Space Policy Unit calls for Australian satellites

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Space Policy Unit calls for Australian satellites

Technological reliance raises Government concerns.

With satellite technology underpinning Australian banking, defence and meteorological systems, relying wholly on international providers may not be the best idea, the Space Policy Unit has suggested.

According to unit chair Rosalind Dubs, Australia was “a significant user of space services”, but had become overly dependent on third parties.

Australian civilians and the military used the US Global Positioning System (GPS), which also provided time information to banks.

Meanwhile, Geoscience Australia and the Bureau of Meteorology cooperated with agencies from the US, Europe, Japan, China and India for earth observation and weather data.

Dubs told attendees at yesterday’s Broadband and Beyond 2011 conference that Australia needed to own satellites or risk losing skills, revenue opportunities and control.

Although the Australian Communications and Media Authority currently regulated 12 satellite networks, including those operated by the Department of Defence, Optus and Foxtel, Dubs said the Government did not own any of its satellites.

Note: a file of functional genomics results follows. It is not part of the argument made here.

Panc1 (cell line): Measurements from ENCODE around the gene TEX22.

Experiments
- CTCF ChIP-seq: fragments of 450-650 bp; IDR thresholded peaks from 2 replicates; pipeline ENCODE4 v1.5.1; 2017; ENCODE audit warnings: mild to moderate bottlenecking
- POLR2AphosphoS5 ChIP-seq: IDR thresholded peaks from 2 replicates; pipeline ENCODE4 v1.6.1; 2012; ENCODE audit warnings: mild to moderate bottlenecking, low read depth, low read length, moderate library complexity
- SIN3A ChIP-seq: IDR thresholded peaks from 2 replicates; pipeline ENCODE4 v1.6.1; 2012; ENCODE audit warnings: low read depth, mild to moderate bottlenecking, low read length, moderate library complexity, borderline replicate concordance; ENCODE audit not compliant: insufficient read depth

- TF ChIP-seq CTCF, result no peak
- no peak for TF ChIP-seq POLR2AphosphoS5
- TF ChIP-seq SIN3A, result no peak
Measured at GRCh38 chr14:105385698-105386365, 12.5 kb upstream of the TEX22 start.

She hoped the National Broadband Network would promote investment and innovation in the space industry by improving data transfer rates to and from satellite ground stations.

“Space sector innovation will drive GDP [gross domestic product] growth,” Dubs said.

“The worldwide experience is that for every dollar you invest in upstream space infrastructure like satellite, you generally can generate about six times that in downstream revenue.”

Since its 2009 launch, the Space Policy Unit has initiated the first of a multi-stage plan to grow the local space industry with the introduction of a $40 million Australian Space Research Program.

It planned to focus on attracting ground infrastructure projects to Australia this year, and begin launching hosted payloads on third party satellites by 2013.

By 2015, the Space Policy Unit hoped to launch a satellite that featured synthetic aperture radar technology for defence and civil use.

Dubs expected a new national space policy to come into effect within the next year.

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